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Phil Spector’s Biggest Billboard Hits: ‘To Know Him Is to Love Him,’ ‘Be My Baby,’ ‘Unchained Melody’ & More

Phil Spector was a force like few others on the Billboard Hot 100 from the late '50s through the early '70s, producing five No. 1 songs, among 19 top 10s.

As previously reported, Phil Spector, who pioneered the “Wall of Sound” production style for classic Billboard Hot 100 hits in the 1950s, ’60s and beyond, died Saturday, Jan. 16, at the California Health Care Facility state prison in Stockton, Calif., where he’d been serving a 19-year sentence for a 2009 murder conviction. He was 81.

Spector was a force like few others on the Hot 100 from the late ’50s through the early ’70s, producing five No. 1 songs, among 19 top 10s, during his lifetime. He first appeared atop the tally nearly four months into the chart’s existence, when The Teddy Bears’ “To Know Him, Is to Love Him” began a four-week reign in December 1958, just before his 19th birthday.


Spector added two more Hot 100 No. 1s as a producer in the ’60s: “He’s a Rebel” by the Crystals and “You’ve Lost That Lovin’ Feelin’ ” by the Righteous Brothers. He also notched two in the ’70s: the last of The Beatles’ record 20 leaders, “The Long and Winding Road”/”For You Blue,” and the first solo No. 1 by a member of the group after its breakup that year, George Harrison’s “My Sweet Lord”/”Isn’t It a Pity.”

Below, Billboard has compiled a ranking of Spector’s 40 biggest Hot 100 hits as a producer. Among those 40 songs are six each by The Crystals, led by “He’s a Rebel,” and The Ronettes, paced by “Be My Baby.” The Righteous Brothers follow with five entries, with “Lovin’ Feelin’ ” joined in the top 10 by “Unchained Melody.”


Along with The Beatles’ “Road,” the group’s John Lennon shows with four titles below, and Harrison has three.

Spector’s influence is such that his name has contributed to Hot 100 hits from the chart’s first year, 1958, through 2021. Following the survey’s Aug. 4, 1958, inception, “To Know Him” debuted on the chart dated Sept. 22 that year. Most recently, two holiday chestnuts that he produced hit new highs earlier this month: The Ronettes’ “Sleigh Ride” and Darlene Love’s “Christmas (Baby Please Come Home).” The seasonal classics, originally released in the ’60s, reached bests of Nos. 13 and 19 on the Hot 100 dated Jan. 2 and rank at Nos. 28 and 36 on the retrospective below.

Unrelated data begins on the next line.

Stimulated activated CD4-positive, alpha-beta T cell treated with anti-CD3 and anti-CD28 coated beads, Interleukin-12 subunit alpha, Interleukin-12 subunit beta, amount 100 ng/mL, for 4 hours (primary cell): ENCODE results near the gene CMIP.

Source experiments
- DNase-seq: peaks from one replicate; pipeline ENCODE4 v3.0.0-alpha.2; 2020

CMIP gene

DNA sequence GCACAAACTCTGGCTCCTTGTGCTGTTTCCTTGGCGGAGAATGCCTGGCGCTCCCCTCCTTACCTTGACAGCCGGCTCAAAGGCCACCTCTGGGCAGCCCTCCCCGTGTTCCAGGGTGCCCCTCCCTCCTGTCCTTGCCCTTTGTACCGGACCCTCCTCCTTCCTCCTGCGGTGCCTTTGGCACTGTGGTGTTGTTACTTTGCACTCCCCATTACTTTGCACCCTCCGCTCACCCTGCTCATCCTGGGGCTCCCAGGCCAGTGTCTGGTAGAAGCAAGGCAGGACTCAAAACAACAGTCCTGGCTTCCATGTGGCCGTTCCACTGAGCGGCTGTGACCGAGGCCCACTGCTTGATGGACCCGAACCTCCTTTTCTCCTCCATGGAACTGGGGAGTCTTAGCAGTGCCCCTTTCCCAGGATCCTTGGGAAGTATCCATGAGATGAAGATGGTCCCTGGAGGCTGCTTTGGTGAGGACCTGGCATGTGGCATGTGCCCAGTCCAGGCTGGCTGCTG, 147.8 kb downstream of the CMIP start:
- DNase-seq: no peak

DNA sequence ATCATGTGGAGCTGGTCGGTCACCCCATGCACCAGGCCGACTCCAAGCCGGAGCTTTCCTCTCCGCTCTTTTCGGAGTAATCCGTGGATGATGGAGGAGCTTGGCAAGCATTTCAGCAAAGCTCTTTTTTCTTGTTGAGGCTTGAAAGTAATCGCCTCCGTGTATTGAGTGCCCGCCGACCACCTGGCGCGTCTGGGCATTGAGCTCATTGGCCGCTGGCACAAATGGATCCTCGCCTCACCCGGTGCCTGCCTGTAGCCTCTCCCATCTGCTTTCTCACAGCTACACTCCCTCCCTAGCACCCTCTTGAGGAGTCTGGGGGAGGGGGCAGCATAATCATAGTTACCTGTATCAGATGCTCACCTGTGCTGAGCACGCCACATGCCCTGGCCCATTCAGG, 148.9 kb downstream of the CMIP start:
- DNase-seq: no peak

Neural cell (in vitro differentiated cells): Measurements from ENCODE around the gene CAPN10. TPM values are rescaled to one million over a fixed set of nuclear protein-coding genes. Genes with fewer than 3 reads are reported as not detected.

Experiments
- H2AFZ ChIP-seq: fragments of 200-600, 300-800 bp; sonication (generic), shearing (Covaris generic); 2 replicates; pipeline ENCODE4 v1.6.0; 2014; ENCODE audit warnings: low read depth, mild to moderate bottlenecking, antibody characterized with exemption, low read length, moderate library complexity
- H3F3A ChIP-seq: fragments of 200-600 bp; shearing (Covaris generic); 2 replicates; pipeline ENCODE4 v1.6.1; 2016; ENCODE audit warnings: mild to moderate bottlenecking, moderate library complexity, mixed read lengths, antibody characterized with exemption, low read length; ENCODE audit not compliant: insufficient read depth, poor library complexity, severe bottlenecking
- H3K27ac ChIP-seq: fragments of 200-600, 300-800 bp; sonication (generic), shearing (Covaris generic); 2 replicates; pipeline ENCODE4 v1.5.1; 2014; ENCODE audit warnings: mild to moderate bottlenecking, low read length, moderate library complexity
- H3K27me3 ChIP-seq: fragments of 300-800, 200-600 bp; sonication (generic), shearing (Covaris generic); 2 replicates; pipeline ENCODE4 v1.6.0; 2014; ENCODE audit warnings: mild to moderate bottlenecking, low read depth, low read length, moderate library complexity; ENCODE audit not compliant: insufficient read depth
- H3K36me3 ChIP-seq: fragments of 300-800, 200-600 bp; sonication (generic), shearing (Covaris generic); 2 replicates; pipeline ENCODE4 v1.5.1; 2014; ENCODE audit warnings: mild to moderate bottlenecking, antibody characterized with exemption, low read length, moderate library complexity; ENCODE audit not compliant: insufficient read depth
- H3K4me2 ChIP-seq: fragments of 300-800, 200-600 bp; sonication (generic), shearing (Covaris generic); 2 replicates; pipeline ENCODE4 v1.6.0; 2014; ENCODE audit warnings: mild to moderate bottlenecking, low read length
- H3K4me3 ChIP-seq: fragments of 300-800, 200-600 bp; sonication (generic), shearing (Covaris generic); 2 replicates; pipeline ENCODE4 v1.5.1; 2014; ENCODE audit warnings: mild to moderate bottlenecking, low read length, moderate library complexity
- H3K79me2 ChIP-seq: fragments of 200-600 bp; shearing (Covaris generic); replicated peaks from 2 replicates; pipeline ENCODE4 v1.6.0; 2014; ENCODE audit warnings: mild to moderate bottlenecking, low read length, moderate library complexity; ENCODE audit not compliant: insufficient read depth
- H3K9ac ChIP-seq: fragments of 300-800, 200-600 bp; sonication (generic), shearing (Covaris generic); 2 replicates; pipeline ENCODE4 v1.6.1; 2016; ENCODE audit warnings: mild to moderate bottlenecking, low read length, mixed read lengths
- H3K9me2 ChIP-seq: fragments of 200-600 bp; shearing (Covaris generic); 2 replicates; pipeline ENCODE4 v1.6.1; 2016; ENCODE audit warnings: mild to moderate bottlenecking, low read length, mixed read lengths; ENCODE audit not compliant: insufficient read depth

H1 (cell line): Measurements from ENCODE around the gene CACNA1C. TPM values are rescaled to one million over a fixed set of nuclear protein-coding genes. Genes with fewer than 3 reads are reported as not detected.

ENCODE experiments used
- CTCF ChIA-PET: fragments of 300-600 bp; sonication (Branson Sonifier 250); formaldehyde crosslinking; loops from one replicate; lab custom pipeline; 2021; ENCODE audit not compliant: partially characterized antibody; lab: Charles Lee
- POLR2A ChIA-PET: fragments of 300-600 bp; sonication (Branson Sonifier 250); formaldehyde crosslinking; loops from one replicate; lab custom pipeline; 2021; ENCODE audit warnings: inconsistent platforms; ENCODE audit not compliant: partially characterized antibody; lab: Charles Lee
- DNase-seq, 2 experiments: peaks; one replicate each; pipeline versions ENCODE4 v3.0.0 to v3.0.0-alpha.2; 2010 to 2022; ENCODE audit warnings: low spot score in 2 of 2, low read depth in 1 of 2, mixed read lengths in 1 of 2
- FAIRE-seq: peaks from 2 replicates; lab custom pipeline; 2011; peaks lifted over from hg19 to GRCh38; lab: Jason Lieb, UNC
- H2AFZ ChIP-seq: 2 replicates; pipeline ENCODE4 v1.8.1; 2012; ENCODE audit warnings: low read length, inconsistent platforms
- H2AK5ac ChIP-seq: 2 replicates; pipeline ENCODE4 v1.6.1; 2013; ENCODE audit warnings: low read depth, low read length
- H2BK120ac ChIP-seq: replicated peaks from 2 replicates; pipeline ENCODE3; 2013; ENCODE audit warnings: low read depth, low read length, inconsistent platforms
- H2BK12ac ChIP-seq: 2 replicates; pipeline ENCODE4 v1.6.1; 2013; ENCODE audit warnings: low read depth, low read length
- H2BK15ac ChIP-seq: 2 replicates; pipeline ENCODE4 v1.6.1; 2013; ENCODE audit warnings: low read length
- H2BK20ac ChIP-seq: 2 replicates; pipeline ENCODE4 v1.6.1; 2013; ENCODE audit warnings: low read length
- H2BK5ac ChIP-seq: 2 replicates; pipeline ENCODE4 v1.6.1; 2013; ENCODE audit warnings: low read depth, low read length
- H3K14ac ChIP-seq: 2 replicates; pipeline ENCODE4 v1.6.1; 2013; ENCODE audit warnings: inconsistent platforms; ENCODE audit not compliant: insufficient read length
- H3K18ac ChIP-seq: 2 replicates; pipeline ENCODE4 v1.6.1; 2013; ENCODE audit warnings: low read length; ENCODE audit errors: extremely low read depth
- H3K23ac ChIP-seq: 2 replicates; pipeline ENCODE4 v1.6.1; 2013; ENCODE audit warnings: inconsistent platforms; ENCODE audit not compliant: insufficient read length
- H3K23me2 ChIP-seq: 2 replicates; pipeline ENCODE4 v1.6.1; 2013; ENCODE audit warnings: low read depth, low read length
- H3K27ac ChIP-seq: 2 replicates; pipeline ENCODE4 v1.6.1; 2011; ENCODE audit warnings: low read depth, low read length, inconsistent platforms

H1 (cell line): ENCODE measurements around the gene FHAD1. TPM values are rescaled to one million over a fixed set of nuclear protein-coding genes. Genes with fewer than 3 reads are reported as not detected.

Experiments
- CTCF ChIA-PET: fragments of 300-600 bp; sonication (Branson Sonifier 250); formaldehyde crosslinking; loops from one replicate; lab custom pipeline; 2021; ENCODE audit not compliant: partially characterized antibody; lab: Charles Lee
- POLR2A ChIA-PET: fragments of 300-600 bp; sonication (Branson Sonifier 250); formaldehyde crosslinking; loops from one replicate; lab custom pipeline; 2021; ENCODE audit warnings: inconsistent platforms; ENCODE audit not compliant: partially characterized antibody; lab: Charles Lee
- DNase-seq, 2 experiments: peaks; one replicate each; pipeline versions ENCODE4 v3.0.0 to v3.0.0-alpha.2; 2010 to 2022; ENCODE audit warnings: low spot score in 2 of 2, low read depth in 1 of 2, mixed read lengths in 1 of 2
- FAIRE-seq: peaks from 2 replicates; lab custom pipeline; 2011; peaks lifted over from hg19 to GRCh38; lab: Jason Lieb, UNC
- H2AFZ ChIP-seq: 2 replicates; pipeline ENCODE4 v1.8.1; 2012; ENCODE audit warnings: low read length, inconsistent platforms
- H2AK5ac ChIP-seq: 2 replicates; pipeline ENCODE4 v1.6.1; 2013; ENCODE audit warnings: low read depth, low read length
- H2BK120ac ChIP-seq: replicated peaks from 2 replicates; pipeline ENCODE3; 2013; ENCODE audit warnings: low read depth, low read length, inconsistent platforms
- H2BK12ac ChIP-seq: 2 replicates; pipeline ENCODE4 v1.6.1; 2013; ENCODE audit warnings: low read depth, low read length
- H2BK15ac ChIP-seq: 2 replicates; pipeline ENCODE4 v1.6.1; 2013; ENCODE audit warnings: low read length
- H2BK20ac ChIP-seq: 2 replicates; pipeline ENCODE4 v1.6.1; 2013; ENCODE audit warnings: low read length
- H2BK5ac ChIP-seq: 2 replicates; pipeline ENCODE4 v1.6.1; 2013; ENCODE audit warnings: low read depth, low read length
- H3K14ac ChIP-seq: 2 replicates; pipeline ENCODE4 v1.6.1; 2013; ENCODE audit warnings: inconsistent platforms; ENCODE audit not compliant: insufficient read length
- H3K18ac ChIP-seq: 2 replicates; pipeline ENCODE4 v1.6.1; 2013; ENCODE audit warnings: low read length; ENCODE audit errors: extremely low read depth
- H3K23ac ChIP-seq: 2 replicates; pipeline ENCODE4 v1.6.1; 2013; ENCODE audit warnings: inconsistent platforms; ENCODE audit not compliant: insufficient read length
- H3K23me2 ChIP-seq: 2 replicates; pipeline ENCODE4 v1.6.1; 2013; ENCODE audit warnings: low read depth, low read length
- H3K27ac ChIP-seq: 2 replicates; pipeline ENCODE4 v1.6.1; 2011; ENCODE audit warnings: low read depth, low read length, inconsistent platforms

Phil Spector’s Biggest Billboard Hits
Rank, Title, Artist, Peak Position, Peak Date
1, TO KNOW HIM, IS TO LOVE HIM, The Teddy Bears, No. 1 (three weeks), 12/1/1958
2, MY SWEET LORD/ISN’T IT A PITY, George Harrison, No. 1 (four weeks), 12/26/1970
3, YOU’VE LOST THAT LOVIN’ FEELIN’, The Righteous Brothers, No. 1 (two weeks), 2/6/1965
4, HE’S A REBEL, The Crystals, No. 1 (two weeks), 11/3/1962
5, INSTANT KARMA (WE ALL SHINE ON), John Ono Lennon, No. 3, 3/28/1970

6, BE MY BABY, The Ronettes, No. 2, 10/12/1963
7, THE LONG AND WINDING ROAD/FOR YOU BLUE, The Beatles, No. 1 (two weeks), 6/13/1970
8, UNCHAINED MELODY, The Righteous Brothers, No. 4, 8/28/1965
9, IMAGINE, John Lennon Plastic Ono Band, No. 3, 11/13/1971
10, DA DOO RON RON (WHEN HE WALKED ME HOME), The Crystals, No. 3, 6/8/1963

11, CORINNA, CORINNA, Ray Peterson, No. 9, 1/9/1961
12, THEN HE KISSED ME, The Crystals, No. 6, 9/14/1963
13, I LOVE HOW YOU LOVE ME, The Paris Sisters, No. 5, 10/30/1961
14, EBB TIDE, The Righteous Brothers, No. 5, 1/8/1966
15, PRETTY LITTLE ANGEL EYES, Curtis Lee, No. 7, 8/7/1961

16, ZIP-A-DEE DOO-DAH, Bob B. Soxx and the Blue Jeans, No. 8, 1/12/1963
17, JUST ONCE IN MY LIFE, The Righteous Brothers, No. 9, 5/15/1965
18, SECOND HAND LOVE, Connie Francis, No. 7, 6/9/1962
19, BLACK PEARL, Sonny Charles and the Checkmates, Ltd., No. 13, 7/5/1969
20, WHAT IS LIFE, George Harrison, No. 10, 3/27/1971

21, UPTOWN, The Crystals, No. 13, 5/26/1962
22, HE’S SURE THE BOY I LOVE, The Crystals, No. 11, 2/16/1963
23, POWER TO THE PEOPLE, John Lennon/Plastic Ono Band Yoko Ono/Plastic Ono Band, No. 11, 5/1/1971
24, THERE’S NO OTHER (LIKE MY BABY), The Crystals, No. 20, 1/6/1962
25, WALKING IN THE RAIN, The Ronettes, No. 23, 12/5/1964

26, BABY, I LOVE YOU, The Ronettes, No. 24, 2/1/1964
27, WAIT TIL’ MY BOBBY GETS HOME, Darlene Love, No. 26, 9/7/1963
28, SLEIGH RIDE, The Ronettes, No. 13, 1/2/2021
29, BANGLA-DESH/DEEP BLUE, George Harrison, No. 23, 9/11/1971
30, WHY DO LOVERS BREAK EACH OTHER’S HEART?, Bob B. Soxx and the Blue Jeans, No. 38, 3/30/1963

31, HE KNOWS I LOVE HIM TOO MUCH, The Paris Sisters, No. 34, 3/10/1962
32, DO I LOVE YOU?, The Ronettes, No. 34, 8/1/1964
33, (TODAY I MET) THE BOY I’M GONNA MARRY, Darlene Love, No. 39, 5/11/1963
34, (THE BEST PART OF) BREAKIN’ UP, The Ronettes, No. 39, 5/16/1964
35, PUDDIN N’ TAIN, The Alley Cats, No. 43, 2/16/1963

36, CHRISTMAS (BABY PLEASE COME HOME), Darlene Love, No. 19, 1/2/2021
37, EVERY BREATH I TAKE, Gene Pitney, No. 42, 9/11/1961
38, MOTHER, John Lennon/Plastic Ono Band Yoko Ono/Plastic Ono Band, No. 43, 1/30/1971
39, UNDER THE MOON OF LOVE, Curtis Lee, No. 46, 11/27/1961
40, HUNG ON YOU, The Righteous Brothers, No. 47, 8/21/1965

Phil Spector’s Biggest Billboard Hits as a producer recap is based on actual performance on the weekly Billboard Hot 100 chart. Songs are ranked based on an inverse point system, with weeks at No. 1 earning the greatest value. Due to changes in chart methodology over the years, eras are weighted to account for different chart turnover rates over various periods. Research, in part, via Fred Bronson’s Billboard’s Hottest Hot 100 Hits book.